Council tax increase possible, warns leader


A DECISION will be made on whether to raise council tax in Dumfries and Galloway by three per cent when the council meets later this month.

The Scottish government has already ruled that council tax in Bands E to H will pay more from April 1. The government introduced legislation to change the tax so there is no local discretion to change these multipliers. The change will raise £2.4m which can be offset against the council's £16m funding gap.

The government set increases of 1.6 per cent in domestic water and wastewater charges for 2017/18 and, again, councils have no say. The income goes to Scottish Water not the council.

Councils have discretion to apply up to a maximum three per cent increase on the council tax base after a freeze in council tax since 2008.

The council approves its 2017/18 budget on February 28. The region has had the lowest council tax rate in mainland Scotland since 2008 and it is 10 per cent lower than the average.

Councillor Ronnie Nicholson said: “The change in law made by the government will mean a rise for people living in Band E to H houses. Although it is a council tax rise, the council has no say on it.

"What will annoy some people is the fact that, despite this rise, cuts will still have to be made to balance the books because of a massive reduction in government funding.

"This change will raise £2.4m but the funding gap we need to fill is £16m. It is ironic that the government won’t use its own new tax-raising powers to increase income tax but is imposing a tax rise through councils, presumably because it wants us rather than itself to be blamed.”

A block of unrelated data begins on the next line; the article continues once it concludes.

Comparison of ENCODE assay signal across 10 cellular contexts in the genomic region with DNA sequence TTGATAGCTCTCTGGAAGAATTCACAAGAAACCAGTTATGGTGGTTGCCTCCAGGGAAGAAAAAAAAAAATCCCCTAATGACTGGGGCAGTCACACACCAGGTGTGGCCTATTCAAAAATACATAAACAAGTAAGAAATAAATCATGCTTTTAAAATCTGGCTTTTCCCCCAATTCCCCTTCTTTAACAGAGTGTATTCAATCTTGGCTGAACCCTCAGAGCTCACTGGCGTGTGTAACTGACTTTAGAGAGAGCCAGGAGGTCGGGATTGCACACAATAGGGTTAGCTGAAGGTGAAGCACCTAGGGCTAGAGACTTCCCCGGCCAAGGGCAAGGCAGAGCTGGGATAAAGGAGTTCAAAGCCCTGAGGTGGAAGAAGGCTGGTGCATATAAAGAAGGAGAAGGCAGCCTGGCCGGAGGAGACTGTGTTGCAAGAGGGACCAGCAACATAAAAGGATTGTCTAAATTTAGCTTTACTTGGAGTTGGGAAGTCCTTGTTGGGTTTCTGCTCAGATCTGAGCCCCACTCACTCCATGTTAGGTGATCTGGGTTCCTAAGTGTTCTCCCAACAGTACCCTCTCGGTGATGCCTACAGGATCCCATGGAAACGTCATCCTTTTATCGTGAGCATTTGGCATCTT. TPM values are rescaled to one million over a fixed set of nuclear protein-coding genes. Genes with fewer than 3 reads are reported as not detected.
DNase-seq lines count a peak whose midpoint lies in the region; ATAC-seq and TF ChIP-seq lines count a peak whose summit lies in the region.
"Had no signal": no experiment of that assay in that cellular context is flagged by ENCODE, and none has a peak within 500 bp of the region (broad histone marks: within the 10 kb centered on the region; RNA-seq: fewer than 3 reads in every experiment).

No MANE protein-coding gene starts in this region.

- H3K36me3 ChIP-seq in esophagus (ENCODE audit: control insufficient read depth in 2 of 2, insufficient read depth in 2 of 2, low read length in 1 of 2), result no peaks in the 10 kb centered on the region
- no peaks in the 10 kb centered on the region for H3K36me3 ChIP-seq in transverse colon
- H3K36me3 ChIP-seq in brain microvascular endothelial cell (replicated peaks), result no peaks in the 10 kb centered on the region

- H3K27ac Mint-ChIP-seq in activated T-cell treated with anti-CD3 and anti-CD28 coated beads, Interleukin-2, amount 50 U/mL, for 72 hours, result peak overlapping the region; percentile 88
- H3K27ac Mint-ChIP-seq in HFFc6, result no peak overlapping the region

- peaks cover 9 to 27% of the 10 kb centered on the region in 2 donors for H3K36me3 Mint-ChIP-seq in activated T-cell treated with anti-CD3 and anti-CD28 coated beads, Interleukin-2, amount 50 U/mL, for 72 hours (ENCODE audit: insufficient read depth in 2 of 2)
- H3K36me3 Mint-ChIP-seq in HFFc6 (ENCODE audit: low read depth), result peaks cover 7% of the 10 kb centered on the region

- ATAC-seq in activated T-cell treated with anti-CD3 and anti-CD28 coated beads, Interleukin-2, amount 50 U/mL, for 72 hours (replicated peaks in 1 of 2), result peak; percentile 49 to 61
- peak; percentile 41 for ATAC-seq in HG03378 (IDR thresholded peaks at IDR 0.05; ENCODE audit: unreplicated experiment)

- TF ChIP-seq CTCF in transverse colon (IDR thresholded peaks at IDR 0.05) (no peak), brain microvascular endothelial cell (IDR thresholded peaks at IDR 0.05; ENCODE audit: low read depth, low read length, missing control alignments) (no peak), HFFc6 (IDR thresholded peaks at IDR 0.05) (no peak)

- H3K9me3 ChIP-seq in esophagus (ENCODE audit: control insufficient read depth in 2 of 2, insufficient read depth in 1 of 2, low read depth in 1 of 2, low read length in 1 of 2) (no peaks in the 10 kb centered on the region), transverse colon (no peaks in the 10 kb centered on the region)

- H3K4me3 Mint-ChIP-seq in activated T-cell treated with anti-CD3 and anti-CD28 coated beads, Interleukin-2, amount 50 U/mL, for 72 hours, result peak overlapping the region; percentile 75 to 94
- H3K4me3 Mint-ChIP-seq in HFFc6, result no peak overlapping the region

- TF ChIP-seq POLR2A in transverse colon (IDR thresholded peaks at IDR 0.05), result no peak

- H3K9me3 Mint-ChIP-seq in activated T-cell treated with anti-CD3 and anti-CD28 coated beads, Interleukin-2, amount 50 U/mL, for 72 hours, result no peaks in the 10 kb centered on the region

Councillor Nicholson also warned that a business rates review by the government could mean rates will rise for some companies in the area, particularly those in tourism.

A rates revaluation is being undertaken by the Scottish Assessors Association which will reassess how much organisations pay in non-domestic rates from April 1. It is likely to lead to an increase in rates.

Councillor Nicholson said: “In some parts of Scotland some businesses, particularly hotels, restaurants and B&Bs, face steep increases and that is a worry.

"We'll be watching the outcome carefully and if we can assist either through lobbying the government or looking at our rates relief scheme, we will definitely do that.”

The council faces making cuts of £16m for 2017/18.

Councillor Nicholson said: “This will have to be found through cuts to services and possibly higher council tax. With 58 per cent of the budget spent on paying for staff, it is inevitable that the workforce will be reduced.

"It has already fallen by 1,100 since 2007 and it will be impossible to prevent it from falling next year.

“Parliament won't agree the government’s budget until about a week before we set our budget but we need to assume that these cuts will go ahead and complete the preparation of proposals to fill the £16m funding gap.”

South Scotland MSP Colin Smyth criticised the proposed cuts which he voted against in parliament two weeks ago. He took part in the budget debate and argued that the government should increase income tax, including raising the top rate of tax to 50p in the pound for those earning above £150,000.

He said: “The parliament now has control of tax-raising powers. It is shocking that the SNP government won’t use them and stop the cuts to services like education and care of the elderly.”

Wednesday, February 15, 2017 at 9:33AM
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